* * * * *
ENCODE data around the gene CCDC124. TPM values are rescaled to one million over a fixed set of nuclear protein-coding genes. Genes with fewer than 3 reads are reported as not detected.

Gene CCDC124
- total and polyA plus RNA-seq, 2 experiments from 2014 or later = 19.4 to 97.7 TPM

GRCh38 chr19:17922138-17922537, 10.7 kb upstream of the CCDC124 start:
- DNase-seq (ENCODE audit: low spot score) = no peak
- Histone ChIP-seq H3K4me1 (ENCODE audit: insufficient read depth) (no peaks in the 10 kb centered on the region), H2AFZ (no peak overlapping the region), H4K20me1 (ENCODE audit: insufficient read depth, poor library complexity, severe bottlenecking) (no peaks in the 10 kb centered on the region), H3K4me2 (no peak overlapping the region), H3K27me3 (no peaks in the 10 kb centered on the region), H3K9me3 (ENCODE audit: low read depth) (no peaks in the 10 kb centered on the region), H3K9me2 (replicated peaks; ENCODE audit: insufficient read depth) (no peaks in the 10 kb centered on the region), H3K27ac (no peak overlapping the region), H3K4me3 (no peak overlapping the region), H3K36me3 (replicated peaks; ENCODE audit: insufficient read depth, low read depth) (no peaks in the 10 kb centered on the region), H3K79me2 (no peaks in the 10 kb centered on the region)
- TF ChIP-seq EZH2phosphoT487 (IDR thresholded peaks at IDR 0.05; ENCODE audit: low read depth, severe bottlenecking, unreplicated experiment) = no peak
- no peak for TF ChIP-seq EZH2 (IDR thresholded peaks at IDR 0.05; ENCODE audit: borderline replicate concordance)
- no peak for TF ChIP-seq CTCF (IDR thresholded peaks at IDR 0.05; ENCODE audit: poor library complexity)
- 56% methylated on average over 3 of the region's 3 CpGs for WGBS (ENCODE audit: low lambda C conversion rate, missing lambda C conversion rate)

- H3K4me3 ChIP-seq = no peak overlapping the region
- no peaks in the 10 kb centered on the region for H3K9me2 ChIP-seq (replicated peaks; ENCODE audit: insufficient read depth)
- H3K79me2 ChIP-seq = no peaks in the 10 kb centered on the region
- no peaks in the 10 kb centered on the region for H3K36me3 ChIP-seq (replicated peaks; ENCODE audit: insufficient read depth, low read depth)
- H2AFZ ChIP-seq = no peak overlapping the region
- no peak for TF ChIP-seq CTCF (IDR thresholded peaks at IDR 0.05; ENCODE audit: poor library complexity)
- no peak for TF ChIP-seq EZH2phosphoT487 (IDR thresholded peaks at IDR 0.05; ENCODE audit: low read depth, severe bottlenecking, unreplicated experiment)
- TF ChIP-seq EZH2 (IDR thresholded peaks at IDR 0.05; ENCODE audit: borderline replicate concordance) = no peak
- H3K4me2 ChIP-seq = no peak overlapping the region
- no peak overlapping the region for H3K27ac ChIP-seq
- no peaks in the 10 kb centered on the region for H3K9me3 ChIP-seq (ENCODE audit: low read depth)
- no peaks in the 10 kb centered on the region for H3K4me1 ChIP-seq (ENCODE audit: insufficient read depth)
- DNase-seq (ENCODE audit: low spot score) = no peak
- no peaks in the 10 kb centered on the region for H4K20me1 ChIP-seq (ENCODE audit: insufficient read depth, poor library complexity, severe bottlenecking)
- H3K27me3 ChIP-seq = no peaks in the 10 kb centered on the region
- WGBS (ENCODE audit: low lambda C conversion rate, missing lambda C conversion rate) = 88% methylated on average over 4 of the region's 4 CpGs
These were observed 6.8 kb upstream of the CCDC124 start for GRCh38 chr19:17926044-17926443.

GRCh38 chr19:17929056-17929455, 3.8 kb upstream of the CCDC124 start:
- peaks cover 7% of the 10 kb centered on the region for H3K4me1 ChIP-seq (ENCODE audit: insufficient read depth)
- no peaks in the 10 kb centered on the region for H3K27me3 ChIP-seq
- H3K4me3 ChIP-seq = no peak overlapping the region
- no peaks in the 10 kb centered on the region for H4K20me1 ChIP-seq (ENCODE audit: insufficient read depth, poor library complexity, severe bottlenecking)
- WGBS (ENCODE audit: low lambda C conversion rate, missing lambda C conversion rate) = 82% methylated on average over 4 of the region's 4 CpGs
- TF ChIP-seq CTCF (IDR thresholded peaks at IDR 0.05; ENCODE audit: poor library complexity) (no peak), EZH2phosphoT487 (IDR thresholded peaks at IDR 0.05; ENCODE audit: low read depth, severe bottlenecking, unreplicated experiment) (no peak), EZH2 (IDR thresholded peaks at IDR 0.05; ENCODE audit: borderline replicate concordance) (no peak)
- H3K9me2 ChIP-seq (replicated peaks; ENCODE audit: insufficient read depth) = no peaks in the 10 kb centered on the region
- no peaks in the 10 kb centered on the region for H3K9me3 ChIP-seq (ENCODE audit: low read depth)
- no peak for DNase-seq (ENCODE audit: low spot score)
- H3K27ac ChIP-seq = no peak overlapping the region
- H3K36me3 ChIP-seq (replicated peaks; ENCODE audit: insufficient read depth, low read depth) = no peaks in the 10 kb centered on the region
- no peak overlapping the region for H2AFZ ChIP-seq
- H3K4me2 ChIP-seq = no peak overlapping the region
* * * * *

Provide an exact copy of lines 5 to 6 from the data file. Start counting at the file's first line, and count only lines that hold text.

- DNase-seq (ENCODE audit: low spot score) = no peak
- Histone ChIP-seq H3K4me1 (ENCODE audit: insufficient read depth) (no peaks in the 10 kb centered on the region), H2AFZ (no peak overlapping the region), H4K20me1 (ENCODE audit: insufficient read depth, poor library complexity, severe bottlenecking) (no peaks in the 10 kb centered on the region), H3K4me2 (no peak overlapping the region), H3K27me3 (no peaks in the 10 kb centered on the region), H3K9me3 (ENCODE audit: low read depth) (no peaks in the 10 kb centered on the region), H3K9me2 (replicated peaks; ENCODE audit: insufficient read depth) (no peaks in the 10 kb centered on the region), H3K27ac (no peak overlapping the region), H3K4me3 (no peak overlapping the region), H3K36me3 (replicated peaks; ENCODE audit: insufficient read depth, low read depth) (no peaks in the 10 kb centered on the region), H3K79me2 (no peaks in the 10 kb centered on the region)